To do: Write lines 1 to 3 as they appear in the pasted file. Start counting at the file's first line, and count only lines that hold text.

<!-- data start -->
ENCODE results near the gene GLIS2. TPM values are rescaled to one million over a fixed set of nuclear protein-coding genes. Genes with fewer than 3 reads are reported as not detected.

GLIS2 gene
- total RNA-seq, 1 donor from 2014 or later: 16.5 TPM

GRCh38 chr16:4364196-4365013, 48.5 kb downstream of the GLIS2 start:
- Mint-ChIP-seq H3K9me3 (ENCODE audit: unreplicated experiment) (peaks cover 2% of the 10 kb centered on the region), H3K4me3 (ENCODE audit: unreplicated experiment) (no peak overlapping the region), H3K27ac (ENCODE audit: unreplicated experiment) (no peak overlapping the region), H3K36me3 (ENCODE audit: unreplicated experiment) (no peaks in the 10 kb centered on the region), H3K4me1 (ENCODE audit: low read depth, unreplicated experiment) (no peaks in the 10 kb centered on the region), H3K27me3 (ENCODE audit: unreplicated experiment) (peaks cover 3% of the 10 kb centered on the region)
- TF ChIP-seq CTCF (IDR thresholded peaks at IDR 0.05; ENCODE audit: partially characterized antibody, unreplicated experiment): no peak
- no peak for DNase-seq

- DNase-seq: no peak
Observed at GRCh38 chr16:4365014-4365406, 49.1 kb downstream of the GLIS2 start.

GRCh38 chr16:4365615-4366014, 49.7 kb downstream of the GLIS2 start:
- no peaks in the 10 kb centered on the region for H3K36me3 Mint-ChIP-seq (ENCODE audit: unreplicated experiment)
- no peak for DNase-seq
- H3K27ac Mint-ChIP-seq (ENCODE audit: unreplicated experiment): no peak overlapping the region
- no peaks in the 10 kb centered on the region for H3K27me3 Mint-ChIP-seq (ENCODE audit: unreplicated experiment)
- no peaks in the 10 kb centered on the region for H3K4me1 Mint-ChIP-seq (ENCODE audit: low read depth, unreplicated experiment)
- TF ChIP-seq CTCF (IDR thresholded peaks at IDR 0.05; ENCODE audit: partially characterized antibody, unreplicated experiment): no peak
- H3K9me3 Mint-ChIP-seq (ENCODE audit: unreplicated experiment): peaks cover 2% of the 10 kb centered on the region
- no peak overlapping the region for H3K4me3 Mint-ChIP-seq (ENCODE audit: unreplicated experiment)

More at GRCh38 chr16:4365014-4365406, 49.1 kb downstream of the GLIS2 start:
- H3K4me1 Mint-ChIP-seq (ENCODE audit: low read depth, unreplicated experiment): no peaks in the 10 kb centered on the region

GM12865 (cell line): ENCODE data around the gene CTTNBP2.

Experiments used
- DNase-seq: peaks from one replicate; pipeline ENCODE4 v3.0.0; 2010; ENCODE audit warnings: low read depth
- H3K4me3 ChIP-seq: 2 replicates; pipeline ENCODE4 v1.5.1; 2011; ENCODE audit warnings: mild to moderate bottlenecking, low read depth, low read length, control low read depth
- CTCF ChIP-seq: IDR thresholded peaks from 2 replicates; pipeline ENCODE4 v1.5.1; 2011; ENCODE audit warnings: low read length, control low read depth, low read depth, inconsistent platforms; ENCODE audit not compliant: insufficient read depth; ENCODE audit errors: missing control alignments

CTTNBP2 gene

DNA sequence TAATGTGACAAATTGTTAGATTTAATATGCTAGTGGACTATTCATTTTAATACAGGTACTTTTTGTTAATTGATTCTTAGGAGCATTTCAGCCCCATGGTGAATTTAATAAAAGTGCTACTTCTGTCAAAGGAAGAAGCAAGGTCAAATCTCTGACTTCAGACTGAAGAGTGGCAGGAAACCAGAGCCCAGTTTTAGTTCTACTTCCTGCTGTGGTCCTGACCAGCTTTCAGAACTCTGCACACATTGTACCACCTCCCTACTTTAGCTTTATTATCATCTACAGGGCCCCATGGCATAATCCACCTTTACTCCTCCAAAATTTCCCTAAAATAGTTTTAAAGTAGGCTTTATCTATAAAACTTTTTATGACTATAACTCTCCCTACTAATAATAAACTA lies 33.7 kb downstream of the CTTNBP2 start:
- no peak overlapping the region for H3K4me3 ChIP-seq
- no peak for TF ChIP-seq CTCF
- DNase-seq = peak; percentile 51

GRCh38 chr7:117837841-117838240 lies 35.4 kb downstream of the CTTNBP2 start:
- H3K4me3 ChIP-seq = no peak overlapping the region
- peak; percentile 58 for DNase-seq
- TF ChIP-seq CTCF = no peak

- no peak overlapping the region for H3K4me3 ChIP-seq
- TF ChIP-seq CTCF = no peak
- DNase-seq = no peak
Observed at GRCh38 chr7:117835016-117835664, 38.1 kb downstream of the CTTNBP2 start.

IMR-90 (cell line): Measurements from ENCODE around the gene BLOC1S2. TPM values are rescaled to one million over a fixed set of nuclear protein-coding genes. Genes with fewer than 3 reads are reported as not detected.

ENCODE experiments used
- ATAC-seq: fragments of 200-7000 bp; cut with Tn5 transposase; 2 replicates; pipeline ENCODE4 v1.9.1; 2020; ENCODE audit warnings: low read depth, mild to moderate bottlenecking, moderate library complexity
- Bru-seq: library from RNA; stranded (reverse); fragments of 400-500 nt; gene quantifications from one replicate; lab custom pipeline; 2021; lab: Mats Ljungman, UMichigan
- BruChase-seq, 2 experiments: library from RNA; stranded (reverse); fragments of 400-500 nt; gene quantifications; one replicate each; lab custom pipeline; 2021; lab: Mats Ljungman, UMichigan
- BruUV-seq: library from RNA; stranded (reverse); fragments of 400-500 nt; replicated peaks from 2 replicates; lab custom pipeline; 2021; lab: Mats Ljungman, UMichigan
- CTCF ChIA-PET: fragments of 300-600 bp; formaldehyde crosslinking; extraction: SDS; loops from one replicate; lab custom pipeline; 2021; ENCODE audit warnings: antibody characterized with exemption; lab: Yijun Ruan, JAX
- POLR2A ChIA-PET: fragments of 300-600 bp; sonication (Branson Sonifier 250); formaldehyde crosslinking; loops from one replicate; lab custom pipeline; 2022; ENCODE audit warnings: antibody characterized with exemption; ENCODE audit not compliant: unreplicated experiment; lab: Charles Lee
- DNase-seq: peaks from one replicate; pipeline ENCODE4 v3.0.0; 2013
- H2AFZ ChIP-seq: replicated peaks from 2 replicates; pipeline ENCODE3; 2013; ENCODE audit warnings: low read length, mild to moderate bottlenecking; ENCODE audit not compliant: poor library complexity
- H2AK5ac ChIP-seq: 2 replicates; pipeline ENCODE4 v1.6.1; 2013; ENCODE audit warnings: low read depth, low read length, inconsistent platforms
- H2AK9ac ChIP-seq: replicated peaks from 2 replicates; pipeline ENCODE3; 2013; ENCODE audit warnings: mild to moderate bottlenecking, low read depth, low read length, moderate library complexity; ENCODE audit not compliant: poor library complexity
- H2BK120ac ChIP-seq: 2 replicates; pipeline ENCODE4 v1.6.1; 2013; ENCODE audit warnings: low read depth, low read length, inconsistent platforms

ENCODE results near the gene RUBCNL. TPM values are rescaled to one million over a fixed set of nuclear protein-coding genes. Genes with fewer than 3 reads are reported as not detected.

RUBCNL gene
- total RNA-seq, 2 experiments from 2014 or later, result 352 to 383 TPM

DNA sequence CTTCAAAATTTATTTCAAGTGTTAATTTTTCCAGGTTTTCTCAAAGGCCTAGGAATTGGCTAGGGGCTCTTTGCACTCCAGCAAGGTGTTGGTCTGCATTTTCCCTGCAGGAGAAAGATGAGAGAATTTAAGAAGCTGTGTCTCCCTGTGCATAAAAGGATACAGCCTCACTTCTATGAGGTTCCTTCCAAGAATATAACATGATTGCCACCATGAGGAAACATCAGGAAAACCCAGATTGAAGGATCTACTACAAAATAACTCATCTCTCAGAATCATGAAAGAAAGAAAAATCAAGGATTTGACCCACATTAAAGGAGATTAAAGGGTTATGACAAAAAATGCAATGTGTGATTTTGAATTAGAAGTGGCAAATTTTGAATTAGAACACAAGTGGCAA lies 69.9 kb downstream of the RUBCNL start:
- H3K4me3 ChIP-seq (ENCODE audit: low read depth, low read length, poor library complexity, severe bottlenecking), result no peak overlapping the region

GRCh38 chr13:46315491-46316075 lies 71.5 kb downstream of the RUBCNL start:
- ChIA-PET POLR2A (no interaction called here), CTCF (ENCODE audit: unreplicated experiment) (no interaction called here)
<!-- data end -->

ENCODE results near the gene GLIS2. TPM values are rescaled to one million over a fixed set of nuclear protein-coding genes. Genes with fewer than 3 reads are reported as not detected.

GLIS2 gene
- total RNA-seq, 1 donor from 2014 or later: 16.5 TPM